Monday, December 7, 2009

Monday Movies Post

Pearl Harbor Day, and I had a chance to watch something I've never had the chance to see before: the famous "Why We Fight" series from WWII. TMC is, as always, totally awesome. I'll watch the rest of the series later, but I'll write something brief about it now.

So far, I've watched Prelude to War and The Nazis Strike. First of all, they were terrific at what they set out, presumably, to do: tell the audience who the enemy was, and gear them up to fight.

Second, I knew that they were directed by Frank Capra...you all know I'm not exactly a huge fan of Mr. Smith Goes to Washington, but I like plenty of Capra's work, and if you're ever going to have rousing Americana, these propaganda films seem like a good place for it. At any rate, I think they're very good. What I didn't know is that they were written by Julius and Philip Epstein, who as everyone knows (well, maybe not, but...) wrote Casablanca. Of course, Casablanca is among other things a great propaganda movie, perhaps the greatest of the many that Hollywood produced during the war.

For those who haven't seen these movies, here are the things that struck me, at least as far as the politics were concerned. First of all, unlike recent wars, American propaganda in WWII made it clear that the German people and the the Japanese people (called "Japs" most of the time here) were responsible for the war, not just their leaders. The leaders were evil, no doubt. But they had duped the people because Germans and Japanese both wanted to be duped by crazed military fantasies. The Germans, we're told, had a national love of militarism and a drive to conquer the world; the Japanese were easily swayed because of their fanatical worship of their Emperor/god. No one who watched and believed these movies would have any qualms about killing their soldiers, or even their civilians.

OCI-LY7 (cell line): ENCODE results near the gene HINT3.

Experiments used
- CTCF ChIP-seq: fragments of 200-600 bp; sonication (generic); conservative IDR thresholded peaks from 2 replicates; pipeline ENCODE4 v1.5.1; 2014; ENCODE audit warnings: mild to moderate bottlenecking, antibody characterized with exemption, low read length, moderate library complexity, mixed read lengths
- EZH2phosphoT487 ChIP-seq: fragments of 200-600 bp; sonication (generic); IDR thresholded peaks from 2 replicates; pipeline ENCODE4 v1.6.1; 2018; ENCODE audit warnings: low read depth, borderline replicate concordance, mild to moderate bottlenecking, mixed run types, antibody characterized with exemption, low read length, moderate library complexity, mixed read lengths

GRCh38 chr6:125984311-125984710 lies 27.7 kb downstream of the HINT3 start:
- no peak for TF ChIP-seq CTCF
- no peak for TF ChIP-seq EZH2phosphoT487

I was also interested in how the Soviet Union would be treated, and the answer is: very well. I know that's the case in the later episode I haven't watched yet about the Nazi invasion of Russia, but I was curious to see how the Non-Aggression Pact and Poland would be handled. Very generously: the Soviets agreed to the Non-Aggression Pact in order to give them time to prepare for what they knew would be the inevitable fight against Hitler, while Poland was lucky that the Soviets advanced from the east after the Germans had destroyed the rest of the country; only the Soviet-occupied areas were spared.

The odd thing about watching these is that as much as they are obvious propaganda, and the racial & ethnic stereotypes are something we would never see today, one of the things that strikes you while watching it that if anything they underplayed just how evil the Nazis were. Of course, they didn't know (in 1943) the full extent of it. Or maybe they don't underplay it (they do say that the Nazis intended to eliminate the entire populations of Eastern Europe), but it's just hard to take seriously the worst of the accusations, even when you know that they were true. At least that was my reaction to the sections about German life under the Nazis. Perhaps it's just me.

Very, very interesting watching. For those interested in movies, in WWII, in propaganda, and in 20th century America, I highly recommend them.

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